“That which philosophers called ‘giving a basis to morality,’ and endeavoring to realize, has, when seen in a right light, proved merely a learned form of good faith in prevailing morality, a new means of its expression, consequently just a matter-of-fact within the sphere of a definite morality, yea, in its ultimate motive, a sort of denial that it is lawful for this morality to be called in question – and in any case the reverse of the testing, analyzing, doubting, and vivisecting of this very faith.” (Beyond Good and Evil, §186)

It is, as he states, a peculiar science which has morality as its object and denies itself the analysis of its object simply because it does not want to allow anything to shed a bad light on morality. The fact that they place the almighty in the stuff and try to lend morality an enormous importance, Nietzsche found rather ridiculous:

“ . . . all systems of ethics hitherto have been foolish and anti-natural to such a degree that mankind would have been ruined by any one of them had it gotten the upper hand . . .” (The Gay Science, §1)

* * *

Some questions, though, might be raised by this time: what brings rational beings to such masterly achievements of stupidity, why moralists always judge using a double standard, why they want to allow their interests to be considered only under the condition of higher standards and then again apply these standards very self-confidently in accordance with their own interests. The resolution of these questions would have to further consider the contradiction with which Nietzsche boxed the ears of moralizing humankind: He regarded it as degrading and a disgrace that they argue for their own permission. Indeed, this contradiction is anything but a matter of course and also not laid out in human nature. It arises from a world in which a right-granting authority licenses the pursuit of private interests; in which the conditions which every private subject must recognize if he wants to pursue his interests are decreed by law; and therefore the question of permission is present in all considerations and gives the guiding principle according to which interests are justified. He who feels at home in these conditions also develops, with the will to deal with them, the appropriate understanding: He argues in the spirit of justification and self-confidently uses the standards of permission as if they were an offspring of his own mind. The real existing and the mere imaginary rights from now on are permanently confused, which however has no further importance because he is still practically compelled to adhere to the former and to fill his moral considerations only with the contents of self-deception developed for this purpose, the dependencies which he must satisfy would be based only on his own examination and he would follow them only in his own freedom. Such a reduction of the sphere of moral conceits to the terrain of facts has not at all occurred to the author of the “genealogy of morals.” In contrast to his findings about the strange behavior of his contemporaries, his explanation of morality roams entirely within the mindscape and conceits which make up the moral-philosophical image of man. So much for “beyond good and evil”!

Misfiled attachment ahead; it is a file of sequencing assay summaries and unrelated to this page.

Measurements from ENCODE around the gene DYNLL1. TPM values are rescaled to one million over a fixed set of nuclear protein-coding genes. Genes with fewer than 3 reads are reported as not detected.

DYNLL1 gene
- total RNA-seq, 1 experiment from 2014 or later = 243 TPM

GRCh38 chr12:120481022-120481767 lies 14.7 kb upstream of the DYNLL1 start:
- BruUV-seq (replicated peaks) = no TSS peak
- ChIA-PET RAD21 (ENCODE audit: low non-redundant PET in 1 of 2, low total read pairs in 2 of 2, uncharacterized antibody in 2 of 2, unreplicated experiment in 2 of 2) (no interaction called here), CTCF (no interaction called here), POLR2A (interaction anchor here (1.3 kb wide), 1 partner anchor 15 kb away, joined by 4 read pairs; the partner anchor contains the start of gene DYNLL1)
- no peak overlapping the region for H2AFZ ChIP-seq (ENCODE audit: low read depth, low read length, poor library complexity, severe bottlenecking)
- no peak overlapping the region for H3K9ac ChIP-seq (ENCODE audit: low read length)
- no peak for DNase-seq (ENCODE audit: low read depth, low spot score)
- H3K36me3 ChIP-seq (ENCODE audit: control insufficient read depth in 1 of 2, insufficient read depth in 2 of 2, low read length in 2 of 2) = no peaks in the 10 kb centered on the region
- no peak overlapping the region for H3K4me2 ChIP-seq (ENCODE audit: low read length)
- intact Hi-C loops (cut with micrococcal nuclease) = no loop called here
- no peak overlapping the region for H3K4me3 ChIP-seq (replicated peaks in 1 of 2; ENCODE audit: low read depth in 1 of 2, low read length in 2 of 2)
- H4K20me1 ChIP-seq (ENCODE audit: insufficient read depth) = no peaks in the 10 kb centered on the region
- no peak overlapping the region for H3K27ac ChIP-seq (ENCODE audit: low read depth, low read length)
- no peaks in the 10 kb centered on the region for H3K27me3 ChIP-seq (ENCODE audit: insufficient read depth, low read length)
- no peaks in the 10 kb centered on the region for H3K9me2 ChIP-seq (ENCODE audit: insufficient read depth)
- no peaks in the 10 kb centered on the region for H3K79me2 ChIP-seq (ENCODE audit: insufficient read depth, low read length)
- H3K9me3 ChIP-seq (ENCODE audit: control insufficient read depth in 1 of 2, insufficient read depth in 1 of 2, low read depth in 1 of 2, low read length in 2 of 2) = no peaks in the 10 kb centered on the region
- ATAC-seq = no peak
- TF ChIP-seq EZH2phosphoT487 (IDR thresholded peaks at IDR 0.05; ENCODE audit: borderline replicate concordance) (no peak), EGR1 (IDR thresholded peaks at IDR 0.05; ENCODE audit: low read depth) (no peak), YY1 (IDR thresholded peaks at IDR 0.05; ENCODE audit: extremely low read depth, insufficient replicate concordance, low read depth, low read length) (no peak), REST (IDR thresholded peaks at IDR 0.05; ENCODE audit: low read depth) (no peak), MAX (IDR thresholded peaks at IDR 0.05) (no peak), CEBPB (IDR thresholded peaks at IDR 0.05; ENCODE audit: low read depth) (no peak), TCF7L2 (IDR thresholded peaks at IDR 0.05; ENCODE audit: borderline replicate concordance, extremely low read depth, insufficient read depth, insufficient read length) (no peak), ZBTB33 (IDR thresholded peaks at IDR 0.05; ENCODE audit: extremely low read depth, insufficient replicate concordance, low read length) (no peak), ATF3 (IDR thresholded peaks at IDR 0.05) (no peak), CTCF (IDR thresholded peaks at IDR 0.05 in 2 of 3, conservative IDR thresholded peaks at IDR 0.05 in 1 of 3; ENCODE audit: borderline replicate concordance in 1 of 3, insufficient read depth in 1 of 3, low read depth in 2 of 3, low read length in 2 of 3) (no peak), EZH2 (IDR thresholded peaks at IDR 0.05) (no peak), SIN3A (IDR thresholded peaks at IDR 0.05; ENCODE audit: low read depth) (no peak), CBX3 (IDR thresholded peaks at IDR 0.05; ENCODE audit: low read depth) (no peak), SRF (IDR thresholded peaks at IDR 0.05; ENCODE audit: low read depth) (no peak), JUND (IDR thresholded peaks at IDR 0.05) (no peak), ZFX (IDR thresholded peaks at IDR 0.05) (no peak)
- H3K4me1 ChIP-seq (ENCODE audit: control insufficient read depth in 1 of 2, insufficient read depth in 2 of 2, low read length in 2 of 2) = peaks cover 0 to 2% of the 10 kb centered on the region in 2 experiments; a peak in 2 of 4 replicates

II. Anti-morality – The contrast of reason and interest and vice versa

Where moral philosophy splits the person into a beast which pursues its low desires and a rational being who is capable of higher things; where Kant establishes as a “law of reason” that the person should act “not from inclination, but from duty”; in short: where the teachers of moral philosophy maintain a fundamental contrast between reason and interest and announce it with big boasts as its truth – there Nietzsche appears with the following point of view: